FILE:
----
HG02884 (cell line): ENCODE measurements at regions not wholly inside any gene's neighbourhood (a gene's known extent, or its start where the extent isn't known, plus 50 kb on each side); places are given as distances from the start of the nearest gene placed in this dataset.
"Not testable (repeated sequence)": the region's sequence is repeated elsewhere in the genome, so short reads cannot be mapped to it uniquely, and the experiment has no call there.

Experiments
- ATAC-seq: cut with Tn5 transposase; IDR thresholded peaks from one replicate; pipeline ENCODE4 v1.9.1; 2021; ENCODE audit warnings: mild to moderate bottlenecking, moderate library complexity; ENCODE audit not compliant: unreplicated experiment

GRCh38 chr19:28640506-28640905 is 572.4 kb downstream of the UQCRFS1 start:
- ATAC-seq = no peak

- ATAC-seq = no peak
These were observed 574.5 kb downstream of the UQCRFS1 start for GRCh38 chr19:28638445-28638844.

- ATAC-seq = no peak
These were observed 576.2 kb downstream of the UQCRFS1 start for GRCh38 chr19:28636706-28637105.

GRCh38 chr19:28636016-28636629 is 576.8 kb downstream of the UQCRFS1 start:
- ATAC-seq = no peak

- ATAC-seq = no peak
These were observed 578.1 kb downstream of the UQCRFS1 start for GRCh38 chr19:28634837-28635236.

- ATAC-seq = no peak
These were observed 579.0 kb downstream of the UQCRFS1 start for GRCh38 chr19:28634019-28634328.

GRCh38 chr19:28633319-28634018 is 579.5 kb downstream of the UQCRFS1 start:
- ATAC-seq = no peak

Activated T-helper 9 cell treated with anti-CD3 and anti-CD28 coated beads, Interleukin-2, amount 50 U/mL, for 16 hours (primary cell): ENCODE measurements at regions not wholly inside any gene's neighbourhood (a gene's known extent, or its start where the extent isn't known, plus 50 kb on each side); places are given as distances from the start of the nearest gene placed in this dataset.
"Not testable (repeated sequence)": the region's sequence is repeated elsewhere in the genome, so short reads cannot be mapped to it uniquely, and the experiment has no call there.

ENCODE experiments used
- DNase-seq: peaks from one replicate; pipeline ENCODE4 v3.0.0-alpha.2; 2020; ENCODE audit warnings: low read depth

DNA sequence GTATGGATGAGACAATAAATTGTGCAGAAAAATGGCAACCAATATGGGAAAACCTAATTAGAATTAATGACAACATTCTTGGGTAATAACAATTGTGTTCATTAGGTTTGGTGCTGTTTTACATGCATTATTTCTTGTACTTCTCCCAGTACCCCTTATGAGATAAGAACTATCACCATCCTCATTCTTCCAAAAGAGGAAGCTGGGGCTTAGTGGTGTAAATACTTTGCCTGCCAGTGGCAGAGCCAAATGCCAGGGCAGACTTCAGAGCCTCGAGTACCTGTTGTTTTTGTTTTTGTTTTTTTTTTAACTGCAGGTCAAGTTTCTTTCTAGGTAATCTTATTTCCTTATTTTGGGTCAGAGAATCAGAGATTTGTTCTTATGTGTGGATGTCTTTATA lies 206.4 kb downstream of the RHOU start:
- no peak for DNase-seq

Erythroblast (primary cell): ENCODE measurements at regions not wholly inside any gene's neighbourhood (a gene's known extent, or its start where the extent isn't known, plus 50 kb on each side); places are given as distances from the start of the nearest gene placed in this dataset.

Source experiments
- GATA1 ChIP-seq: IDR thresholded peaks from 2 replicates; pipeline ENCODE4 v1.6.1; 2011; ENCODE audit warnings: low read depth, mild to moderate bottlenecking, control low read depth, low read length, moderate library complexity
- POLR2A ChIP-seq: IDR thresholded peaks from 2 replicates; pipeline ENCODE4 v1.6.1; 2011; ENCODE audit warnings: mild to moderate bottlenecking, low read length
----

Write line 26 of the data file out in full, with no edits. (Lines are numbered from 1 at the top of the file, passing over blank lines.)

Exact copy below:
Source experiments